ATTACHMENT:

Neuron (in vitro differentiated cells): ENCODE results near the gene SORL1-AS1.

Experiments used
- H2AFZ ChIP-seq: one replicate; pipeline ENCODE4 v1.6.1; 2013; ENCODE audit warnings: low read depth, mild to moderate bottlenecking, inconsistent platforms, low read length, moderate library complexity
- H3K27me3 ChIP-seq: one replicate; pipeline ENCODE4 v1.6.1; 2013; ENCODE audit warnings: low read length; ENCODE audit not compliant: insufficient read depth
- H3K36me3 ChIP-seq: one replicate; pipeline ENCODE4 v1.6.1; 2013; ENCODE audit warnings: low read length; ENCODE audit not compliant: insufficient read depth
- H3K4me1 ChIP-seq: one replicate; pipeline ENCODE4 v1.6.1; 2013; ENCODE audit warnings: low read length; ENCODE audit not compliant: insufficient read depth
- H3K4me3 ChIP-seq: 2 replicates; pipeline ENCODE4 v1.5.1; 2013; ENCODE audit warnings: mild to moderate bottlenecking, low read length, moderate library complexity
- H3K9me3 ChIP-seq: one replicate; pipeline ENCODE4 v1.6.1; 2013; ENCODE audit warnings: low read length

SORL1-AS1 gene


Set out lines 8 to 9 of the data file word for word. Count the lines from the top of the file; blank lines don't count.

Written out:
- H3K9me3 ChIP-seq: one replicate; pipeline ENCODE4 v1.6.1; 2013; ENCODE audit warnings: low read length

SORL1-AS1 gene